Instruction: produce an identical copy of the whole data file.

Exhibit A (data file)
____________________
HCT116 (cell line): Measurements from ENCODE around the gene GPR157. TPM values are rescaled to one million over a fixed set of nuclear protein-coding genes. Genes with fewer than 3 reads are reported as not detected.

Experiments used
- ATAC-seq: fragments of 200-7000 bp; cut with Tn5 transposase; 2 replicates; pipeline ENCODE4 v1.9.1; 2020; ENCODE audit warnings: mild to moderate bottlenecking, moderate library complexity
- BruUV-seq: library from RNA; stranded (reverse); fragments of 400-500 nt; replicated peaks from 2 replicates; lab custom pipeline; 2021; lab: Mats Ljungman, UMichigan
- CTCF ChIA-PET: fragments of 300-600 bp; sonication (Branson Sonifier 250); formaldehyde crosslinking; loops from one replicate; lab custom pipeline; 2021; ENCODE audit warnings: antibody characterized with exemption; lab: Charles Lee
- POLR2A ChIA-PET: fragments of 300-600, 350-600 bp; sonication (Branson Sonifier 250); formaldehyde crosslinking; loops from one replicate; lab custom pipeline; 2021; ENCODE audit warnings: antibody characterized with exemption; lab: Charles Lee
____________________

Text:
HCT116 (cell line): Measurements from ENCODE around the gene GPR157. TPM values are rescaled to one million over a fixed set of nuclear protein-coding genes. Genes with fewer than 3 reads are reported as not detected.

Experiments used
- ATAC-seq: fragments of 200-7000 bp; cut with Tn5 transposase; 2 replicates; pipeline ENCODE4 v1.9.1; 2020; ENCODE audit warnings: mild to moderate bottlenecking, moderate library complexity
- BruUV-seq: library from RNA; stranded (reverse); fragments of 400-500 nt; replicated peaks from 2 replicates; lab custom pipeline; 2021; lab: Mats Ljungman, UMichigan
- CTCF ChIA-PET: fragments of 300-600 bp; sonication (Branson Sonifier 250); formaldehyde crosslinking; loops from one replicate; lab custom pipeline; 2021; ENCODE audit warnings: antibody characterized with exemption; lab: Charles Lee
- POLR2A ChIA-PET: fragments of 300-600, 350-600 bp; sonication (Branson Sonifier 250); formaldehyde crosslinking; loops from one replicate; lab custom pipeline; 2021; ENCODE audit warnings: antibody characterized with exemption; lab: Charles Lee